BLOG POST VIEW

Nov
30
Should I Buy This House?

temp-post-image

By Mark Jones of Springs Top Inspector LLC.
www.springstopinspector.com

Often I am asked during a home inspection, should I buy this house? Or would you buy this house? When this is asked of me, It is usually at three different points during the inspection The first is after the discovery of a defect in the home that is fairly substantial to the new buyer. I use the term substantial to the new buyer because everyone is different. I will get into that later. The second time is at the end; after we go over the whole report. I am asked, well in your professional opinion should I buy this house? The third is due to other external circumstances. Sometimes buyers are held up or stuck on a different home they liked more and did not get, or a past home; sometimes it is a culture shock/sticker shock after moving from a different part of the country. So this answer applies to all three questions asked during the inspection. To review my home inspector found a challenge or defect in the home that I was not expecting the questions are; Should I buy the home? Second, from your professional opinion would you buy this home? Last, Give me a grade on this home is it 1- 10 or give me a letter Grade A, B, C,D, F.

temp-post-image

Well, a good home inspector will do their job and examine the home for potential defects. Then report them according to their Standards of Practice. A home inspector is not a realtor (negotiator). A Home Inspector does not know the ins and outs of the market, the value of the home, or how the contract was written. For example: If your inspector finds ten thousand dollars worth of defects in the inspected home, but you are purchasing the home for fifty thousand dollars under the current market value is it a good deal? What if the inspector finds Five Hundred Dollars worth of defects, but the purchase price is five Thousand dollars over the current appraised value? These are variables that a home inspector could not possibly know.

The Home Inspector does not know the skill level of the person buying the home. The buyer could be in the trades and have no problem with repairs. While other buyers may need to pay someone to change a light bulb. An example of this, The buyers father or sister is an electrical engineer and wiring issues are not a concern. Their good friend could be an HVAC contractor or even the buyer could work at a roofing company. In no way does the home inspector know the financial situation of the buyer. To some buyers a five hundred dollar repair can be tough to overcome. While other buyers are talking about doing one hundred thousand dollar renovations as soon as they buy the home.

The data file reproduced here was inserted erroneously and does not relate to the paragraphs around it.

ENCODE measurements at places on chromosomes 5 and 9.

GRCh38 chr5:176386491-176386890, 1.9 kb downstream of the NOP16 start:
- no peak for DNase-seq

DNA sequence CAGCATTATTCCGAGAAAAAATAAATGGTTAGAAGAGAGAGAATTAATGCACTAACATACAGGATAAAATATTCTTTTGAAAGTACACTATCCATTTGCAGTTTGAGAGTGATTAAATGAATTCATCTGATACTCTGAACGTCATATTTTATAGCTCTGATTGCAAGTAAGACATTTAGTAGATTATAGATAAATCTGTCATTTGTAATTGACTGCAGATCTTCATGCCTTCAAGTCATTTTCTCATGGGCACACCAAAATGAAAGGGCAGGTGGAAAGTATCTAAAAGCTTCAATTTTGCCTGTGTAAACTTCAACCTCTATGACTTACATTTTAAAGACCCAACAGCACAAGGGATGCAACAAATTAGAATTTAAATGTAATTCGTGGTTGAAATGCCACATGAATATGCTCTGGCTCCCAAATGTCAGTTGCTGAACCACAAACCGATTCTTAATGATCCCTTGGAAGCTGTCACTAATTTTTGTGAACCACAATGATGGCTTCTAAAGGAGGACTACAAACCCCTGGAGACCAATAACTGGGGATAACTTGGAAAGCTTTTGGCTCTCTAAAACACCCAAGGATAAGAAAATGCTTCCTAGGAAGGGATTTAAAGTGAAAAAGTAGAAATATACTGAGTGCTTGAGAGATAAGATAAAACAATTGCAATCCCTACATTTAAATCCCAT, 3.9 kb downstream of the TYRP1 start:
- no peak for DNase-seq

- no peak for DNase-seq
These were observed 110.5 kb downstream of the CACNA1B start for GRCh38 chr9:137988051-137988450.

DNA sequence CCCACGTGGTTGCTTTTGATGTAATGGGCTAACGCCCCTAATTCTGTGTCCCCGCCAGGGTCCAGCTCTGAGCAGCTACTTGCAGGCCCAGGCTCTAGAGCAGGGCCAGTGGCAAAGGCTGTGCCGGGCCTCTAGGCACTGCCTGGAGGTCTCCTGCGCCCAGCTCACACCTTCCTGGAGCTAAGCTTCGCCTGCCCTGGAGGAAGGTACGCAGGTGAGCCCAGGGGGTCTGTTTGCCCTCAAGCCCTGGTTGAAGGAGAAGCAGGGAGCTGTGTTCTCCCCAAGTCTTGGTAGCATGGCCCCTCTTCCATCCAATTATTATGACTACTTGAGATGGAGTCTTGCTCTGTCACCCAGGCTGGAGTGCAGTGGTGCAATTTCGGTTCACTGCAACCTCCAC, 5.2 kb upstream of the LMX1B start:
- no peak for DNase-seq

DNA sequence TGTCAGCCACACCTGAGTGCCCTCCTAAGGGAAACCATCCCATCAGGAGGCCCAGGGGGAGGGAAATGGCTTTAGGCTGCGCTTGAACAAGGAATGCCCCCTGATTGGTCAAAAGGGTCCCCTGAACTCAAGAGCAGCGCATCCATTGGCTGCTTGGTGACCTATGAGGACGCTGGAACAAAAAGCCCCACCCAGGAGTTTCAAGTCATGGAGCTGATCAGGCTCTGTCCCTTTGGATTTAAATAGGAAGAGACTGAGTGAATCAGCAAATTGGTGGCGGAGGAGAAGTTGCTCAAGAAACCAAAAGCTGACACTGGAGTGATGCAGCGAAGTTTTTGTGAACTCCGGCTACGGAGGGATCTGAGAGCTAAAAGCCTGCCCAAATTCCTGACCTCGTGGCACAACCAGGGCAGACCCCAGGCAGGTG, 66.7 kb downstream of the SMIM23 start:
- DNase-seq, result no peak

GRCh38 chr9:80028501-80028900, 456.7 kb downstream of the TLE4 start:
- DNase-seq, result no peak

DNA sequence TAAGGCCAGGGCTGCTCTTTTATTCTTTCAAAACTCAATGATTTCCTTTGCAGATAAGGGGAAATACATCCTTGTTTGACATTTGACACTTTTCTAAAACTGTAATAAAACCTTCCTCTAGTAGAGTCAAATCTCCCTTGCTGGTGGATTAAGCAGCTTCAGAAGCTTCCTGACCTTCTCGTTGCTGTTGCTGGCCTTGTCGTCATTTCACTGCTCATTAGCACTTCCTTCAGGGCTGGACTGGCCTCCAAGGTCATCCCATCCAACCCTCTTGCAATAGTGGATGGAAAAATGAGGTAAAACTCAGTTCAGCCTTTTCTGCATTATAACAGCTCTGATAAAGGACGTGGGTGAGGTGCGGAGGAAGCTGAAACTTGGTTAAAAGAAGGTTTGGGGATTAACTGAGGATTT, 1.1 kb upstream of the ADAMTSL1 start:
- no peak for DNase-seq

temp-post-image

Last, beauty is in the eye of the beholder; If everyone liked the same thing, there would only be one style of home, one-floor plan, one layout; Thank goodness that is not true. When a home inspector is asked to grade the home on a 1-10 scale or an A, B, C, D, F, it is impossible to answer. For example if I told you to write down a meal that is a 10 or a perfect 10, and I wrote down a meal that is a perfect 10, I bet they are not the same. So What is an A, in school it is a 90 percent or above? So if we use that logic on a home with a purchase price of three hundred thousand dollars; it can have up to thirty thousand dollars worth of deficiencies and still be an A?

temp-post-image

In closing, there is no way a home Inspector can answer the question of should I buy this house? One thing is true, no one wants to buy a money pit. The truth is all homes potentially can be money pits; mine included. You have to be willing to do the maintenance around the home, fix what breaks and understand that if something works today it may not work tomorrow. Everything has a failure point and will need to be repaired or replaced. Even new homes are not maintenance free expect to have some painting and caulking maintenance within days of moving in. Remember conditions will change on your home, sometimes daily. I recommend budgeting 1 to 2 percent of the value of your home for repairs and maintenance each year.

Very Respectfully
Mark Jones CMI, CPI, BPI,
www.springstopinspector.com